“What is the hardest part of cutting?” I inquire. 

“The tiny circles in the center of the flowers, and the folds on the Spanish dresses,” she says showing me cut-outs of these two patterns, which are simply stunning. The silhouette of a Spanish maiden waving a fan is surrounded on the top and bottom by three seven-petaled flowers and an ornamental border. Another wrapper has seven flowers interspaced with intricate designs, and a third portrays a young man pounding rice. Long-tailed adarna birds soaring through the air, tinikling dancers, and felicitations – Mabuhay, Maligayang Pasko, Happy Birthday, and I love you – adorn others. 

“I learned to make pabalat when I was twelve, in fifth grade,” Aling Nene continues. “The whole class learned. Today, they don’t teach it anymore, and kids aren’t interested anyway.” I sense frustration mixed with sorrow in her voice. 

Aling Nene grew up as an only child. After school, hot afternoons in Bulacan were spent tracing and cutting paper with her mother. And, if she wasn’t cutting paper, she was decorating fruits for canning, her other passion. Aling Nene tells me that she associates fruit carving with the Japanese occupation of the Philippines during the early 1940s. She describes those years as the most difficult of her life. “We lived underground. Any girl who was pretty had to make herself ugly. You did not want the Japanese soldiers to notice you. If you had rice, the Japanese would take it away from you and eat it themselves. It was hard for everyone.”

Awestruck by Aling Nene’s hands and stories, it finally dawns on me to ask where the pastillas de leche that fill her paper art come from. Turns out, it’s all in the family – her niece owns the largest pastillas de leche factory in San Miguel. Thirty-year-old Ocampo’s Sweets (about forty-five minutes away) produces a standard daily order of 300 kilos of pastillas de leche and other condensed-milk confections made with ube, yema and macapuno for stores in Manila and surrounding provinces.  

“Would you like to see the factory?” she asks.  

“Sure, why not,” I answer. Within minutes, we hit the road. I admire Aling Nene’s spunk!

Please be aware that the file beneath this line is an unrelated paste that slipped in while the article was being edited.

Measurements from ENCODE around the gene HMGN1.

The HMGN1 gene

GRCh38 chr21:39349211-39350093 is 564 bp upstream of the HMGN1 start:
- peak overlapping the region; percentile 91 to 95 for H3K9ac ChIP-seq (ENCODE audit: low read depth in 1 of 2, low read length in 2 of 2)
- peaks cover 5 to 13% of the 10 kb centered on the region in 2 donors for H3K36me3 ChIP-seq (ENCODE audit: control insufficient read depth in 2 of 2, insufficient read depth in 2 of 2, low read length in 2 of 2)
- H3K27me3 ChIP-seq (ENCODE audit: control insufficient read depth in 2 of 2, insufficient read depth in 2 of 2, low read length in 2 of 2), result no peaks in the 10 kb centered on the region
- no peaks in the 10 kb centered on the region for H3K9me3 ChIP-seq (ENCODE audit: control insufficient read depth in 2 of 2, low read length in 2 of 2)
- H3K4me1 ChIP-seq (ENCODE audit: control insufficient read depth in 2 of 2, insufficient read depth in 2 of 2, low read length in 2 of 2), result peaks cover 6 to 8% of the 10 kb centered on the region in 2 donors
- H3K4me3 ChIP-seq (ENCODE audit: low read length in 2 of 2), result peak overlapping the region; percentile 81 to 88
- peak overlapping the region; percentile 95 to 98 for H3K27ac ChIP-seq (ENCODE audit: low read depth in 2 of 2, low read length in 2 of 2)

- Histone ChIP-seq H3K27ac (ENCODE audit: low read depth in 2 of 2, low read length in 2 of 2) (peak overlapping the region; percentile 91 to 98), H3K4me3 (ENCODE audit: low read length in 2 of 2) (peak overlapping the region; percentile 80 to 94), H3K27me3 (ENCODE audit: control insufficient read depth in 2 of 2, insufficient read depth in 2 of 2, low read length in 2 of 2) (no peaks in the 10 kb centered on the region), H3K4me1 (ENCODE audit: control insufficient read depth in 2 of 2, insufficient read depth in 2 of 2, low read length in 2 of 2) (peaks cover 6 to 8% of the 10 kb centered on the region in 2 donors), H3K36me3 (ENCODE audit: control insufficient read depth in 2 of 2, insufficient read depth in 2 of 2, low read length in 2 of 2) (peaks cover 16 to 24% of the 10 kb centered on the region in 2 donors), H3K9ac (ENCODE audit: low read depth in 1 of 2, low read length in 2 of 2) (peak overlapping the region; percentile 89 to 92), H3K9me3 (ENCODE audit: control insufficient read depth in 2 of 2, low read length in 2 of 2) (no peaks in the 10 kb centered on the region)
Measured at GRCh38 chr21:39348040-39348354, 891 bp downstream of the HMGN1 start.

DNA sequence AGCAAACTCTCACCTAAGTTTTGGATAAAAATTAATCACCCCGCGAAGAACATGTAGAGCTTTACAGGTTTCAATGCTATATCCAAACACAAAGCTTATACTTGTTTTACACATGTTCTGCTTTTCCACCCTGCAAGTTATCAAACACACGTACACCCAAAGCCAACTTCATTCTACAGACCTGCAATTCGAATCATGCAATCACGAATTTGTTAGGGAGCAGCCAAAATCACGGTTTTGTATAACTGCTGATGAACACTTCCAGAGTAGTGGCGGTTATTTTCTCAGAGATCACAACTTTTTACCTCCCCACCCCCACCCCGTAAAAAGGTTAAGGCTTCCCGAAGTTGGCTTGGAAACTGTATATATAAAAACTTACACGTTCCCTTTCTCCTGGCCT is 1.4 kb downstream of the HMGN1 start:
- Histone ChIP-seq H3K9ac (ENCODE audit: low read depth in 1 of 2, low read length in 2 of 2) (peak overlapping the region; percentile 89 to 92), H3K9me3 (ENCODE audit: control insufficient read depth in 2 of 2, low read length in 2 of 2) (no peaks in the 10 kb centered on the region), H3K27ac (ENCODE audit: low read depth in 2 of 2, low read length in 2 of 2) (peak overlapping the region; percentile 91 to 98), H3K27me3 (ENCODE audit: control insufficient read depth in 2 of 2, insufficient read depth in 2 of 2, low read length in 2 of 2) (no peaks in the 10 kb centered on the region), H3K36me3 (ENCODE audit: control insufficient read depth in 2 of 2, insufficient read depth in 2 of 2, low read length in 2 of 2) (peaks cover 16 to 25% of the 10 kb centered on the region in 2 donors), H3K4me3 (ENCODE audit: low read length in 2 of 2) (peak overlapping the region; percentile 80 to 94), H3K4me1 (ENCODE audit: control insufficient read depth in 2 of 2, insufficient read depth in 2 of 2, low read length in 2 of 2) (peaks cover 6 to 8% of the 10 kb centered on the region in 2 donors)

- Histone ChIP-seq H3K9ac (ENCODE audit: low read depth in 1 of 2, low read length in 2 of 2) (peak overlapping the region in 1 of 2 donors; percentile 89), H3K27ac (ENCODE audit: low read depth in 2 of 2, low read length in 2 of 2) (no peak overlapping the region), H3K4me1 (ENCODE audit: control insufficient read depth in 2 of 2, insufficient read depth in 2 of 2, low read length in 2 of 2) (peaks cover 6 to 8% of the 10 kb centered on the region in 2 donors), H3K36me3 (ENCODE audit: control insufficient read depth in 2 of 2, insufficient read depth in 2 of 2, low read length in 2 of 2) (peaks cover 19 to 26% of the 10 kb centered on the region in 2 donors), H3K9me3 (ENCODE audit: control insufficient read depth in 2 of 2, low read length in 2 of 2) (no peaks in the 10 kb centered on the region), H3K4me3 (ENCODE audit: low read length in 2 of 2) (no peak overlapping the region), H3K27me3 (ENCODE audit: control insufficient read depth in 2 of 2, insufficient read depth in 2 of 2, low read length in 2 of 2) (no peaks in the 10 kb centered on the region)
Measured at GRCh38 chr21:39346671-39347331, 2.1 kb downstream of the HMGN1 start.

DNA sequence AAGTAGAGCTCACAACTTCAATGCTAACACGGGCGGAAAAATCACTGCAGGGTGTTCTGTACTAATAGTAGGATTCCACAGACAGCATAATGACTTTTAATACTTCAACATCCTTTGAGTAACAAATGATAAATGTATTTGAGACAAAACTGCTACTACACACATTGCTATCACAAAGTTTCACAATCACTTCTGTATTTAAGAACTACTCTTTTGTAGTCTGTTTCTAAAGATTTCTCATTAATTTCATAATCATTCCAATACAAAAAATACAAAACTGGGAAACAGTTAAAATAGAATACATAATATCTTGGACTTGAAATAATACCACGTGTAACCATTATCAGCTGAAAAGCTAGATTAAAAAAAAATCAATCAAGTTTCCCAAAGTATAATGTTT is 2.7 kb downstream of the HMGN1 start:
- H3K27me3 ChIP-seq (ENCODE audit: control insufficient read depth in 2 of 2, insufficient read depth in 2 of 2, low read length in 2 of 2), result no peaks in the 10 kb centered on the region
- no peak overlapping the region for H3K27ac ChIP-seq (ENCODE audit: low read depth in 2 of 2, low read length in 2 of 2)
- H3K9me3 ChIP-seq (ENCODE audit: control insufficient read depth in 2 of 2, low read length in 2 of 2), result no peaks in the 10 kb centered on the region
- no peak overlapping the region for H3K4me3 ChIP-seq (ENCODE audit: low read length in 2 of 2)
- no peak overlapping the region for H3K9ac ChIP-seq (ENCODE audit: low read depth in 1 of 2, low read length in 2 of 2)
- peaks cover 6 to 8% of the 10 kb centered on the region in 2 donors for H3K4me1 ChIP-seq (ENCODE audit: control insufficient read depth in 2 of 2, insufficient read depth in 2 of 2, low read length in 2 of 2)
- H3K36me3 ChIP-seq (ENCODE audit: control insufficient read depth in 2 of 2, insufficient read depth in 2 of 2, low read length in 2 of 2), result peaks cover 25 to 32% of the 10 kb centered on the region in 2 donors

As we drive, Aling Nene tells me about her customers. “I cut for hotels, weddings, special parties, and The Palace.” I ask her if she was the one who cut the pastillas wrappers I sampled at the Korean President’s state dinner. “Probably not,” she replies. “But Imelda Marcos ordered pastillas from me for all of her dinners.”

From the factory gates I can smell the sweet milk boiling. A kind woman named Lulu gives us a brief tour of the sweltering kitchen where six men stir huge, wok-shaped cauldrons of fresh carabao milk mixed with sugar over low heat until it is thick enough to stand a spoon. This pectoral-muscle-building labor takes about three hours. A finished batch of ecru-colored cream sits off to the side to cool.  

In another room, seven women form the thickened cream, the consistency of Play Dough, into tablespoon-size candies by hand, then coat them with fine granulated sugar. Two other people wrap these candies in white business-card-size pieces of paper, then in very thin tissue paper, carefully tucking the edges. The end product is a white, two-inch long cylinder. It is these sweet cylinders that are delivered to Aling Nene’s home to primp for balls, dinners, and other glorious occasions.  

As I bid farewell and thank Aling Nene, I take her hands in mine. They are beautiful – strong, steady, and delicate, just like the woman attached to them.– 

Contact information: Luz M. Ocampo, #83 Inang Wika St. Malolos, Bulacan, (044) 791-5657.  The author is a freelance food/travel writer who enjoys exploring the Philippines. Visit her web site at www.staybalanceddiet.com.